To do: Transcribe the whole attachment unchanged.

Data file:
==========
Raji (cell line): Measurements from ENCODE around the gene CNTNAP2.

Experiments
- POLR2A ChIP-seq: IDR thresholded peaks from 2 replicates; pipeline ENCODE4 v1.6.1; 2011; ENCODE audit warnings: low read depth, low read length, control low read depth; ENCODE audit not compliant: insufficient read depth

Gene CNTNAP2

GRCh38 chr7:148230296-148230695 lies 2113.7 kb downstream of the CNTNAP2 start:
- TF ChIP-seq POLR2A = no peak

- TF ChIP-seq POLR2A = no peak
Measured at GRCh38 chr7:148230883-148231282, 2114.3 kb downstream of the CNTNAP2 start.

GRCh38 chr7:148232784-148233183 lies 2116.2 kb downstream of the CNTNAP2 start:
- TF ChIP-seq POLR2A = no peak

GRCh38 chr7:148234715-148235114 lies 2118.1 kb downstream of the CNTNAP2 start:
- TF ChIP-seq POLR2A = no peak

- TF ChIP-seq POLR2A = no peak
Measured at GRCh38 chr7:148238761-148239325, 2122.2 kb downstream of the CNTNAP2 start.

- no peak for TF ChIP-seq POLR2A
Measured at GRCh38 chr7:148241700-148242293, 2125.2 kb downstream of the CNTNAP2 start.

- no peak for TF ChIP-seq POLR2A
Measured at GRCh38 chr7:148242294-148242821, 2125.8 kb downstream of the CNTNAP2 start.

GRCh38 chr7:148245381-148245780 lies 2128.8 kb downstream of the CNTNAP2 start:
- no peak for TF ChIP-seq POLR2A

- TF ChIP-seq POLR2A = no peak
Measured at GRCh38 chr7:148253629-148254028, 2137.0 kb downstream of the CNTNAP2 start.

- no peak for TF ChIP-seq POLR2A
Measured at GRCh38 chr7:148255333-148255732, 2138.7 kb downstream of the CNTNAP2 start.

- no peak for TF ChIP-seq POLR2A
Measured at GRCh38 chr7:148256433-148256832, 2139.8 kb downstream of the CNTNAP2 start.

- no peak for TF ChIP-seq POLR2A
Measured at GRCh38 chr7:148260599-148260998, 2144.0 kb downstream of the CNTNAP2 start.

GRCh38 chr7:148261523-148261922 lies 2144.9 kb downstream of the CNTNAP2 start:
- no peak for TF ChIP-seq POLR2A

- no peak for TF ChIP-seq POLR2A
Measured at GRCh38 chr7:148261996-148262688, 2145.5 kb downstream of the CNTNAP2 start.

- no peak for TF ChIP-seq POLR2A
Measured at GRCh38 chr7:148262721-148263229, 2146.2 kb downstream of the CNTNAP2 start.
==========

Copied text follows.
Raji (cell line): Measurements from ENCODE around the gene CNTNAP2.

Experiments
- POLR2A ChIP-seq: IDR thresholded peaks from 2 replicates; pipeline ENCODE4 v1.6.1; 2011; ENCODE audit warnings: low read depth, low read length, control low read depth; ENCODE audit not compliant: insufficient read depth

Gene CNTNAP2

GRCh38 chr7:148230296-148230695 lies 2113.7 kb downstream of the CNTNAP2 start:
- TF ChIP-seq POLR2A = no peak

- TF ChIP-seq POLR2A = no peak
Measured at GRCh38 chr7:148230883-148231282, 2114.3 kb downstream of the CNTNAP2 start.

GRCh38 chr7:148232784-148233183 lies 2116.2 kb downstream of the CNTNAP2 start:
- TF ChIP-seq POLR2A = no peak

GRCh38 chr7:148234715-148235114 lies 2118.1 kb downstream of the CNTNAP2 start:
- TF ChIP-seq POLR2A = no peak

- TF ChIP-seq POLR2A = no peak
Measured at GRCh38 chr7:148238761-148239325, 2122.2 kb downstream of the CNTNAP2 start.

- no peak for TF ChIP-seq POLR2A
Measured at GRCh38 chr7:148241700-148242293, 2125.2 kb downstream of the CNTNAP2 start.

- no peak for TF ChIP-seq POLR2A
Measured at GRCh38 chr7:148242294-148242821, 2125.8 kb downstream of the CNTNAP2 start.

GRCh38 chr7:148245381-148245780 lies 2128.8 kb downstream of the CNTNAP2 start:
- no peak for TF ChIP-seq POLR2A

- TF ChIP-seq POLR2A = no peak
Measured at GRCh38 chr7:148253629-148254028, 2137.0 kb downstream of the CNTNAP2 start.

- no peak for TF ChIP-seq POLR2A
Measured at GRCh38 chr7:148255333-148255732, 2138.7 kb downstream of the CNTNAP2 start.

- no peak for TF ChIP-seq POLR2A
Measured at GRCh38 chr7:148256433-148256832, 2139.8 kb downstream of the CNTNAP2 start.

- no peak for TF ChIP-seq POLR2A
Measured at GRCh38 chr7:148260599-148260998, 2144.0 kb downstream of the CNTNAP2 start.

GRCh38 chr7:148261523-148261922 lies 2144.9 kb downstream of the CNTNAP2 start:
- no peak for TF ChIP-seq POLR2A

- no peak for TF ChIP-seq POLR2A
Measured at GRCh38 chr7:148261996-148262688, 2145.5 kb downstream of the CNTNAP2 start.

- no peak for TF ChIP-seq POLR2A
Measured at GRCh38 chr7:148262721-148263229, 2146.2 kb downstream of the CNTNAP2 start.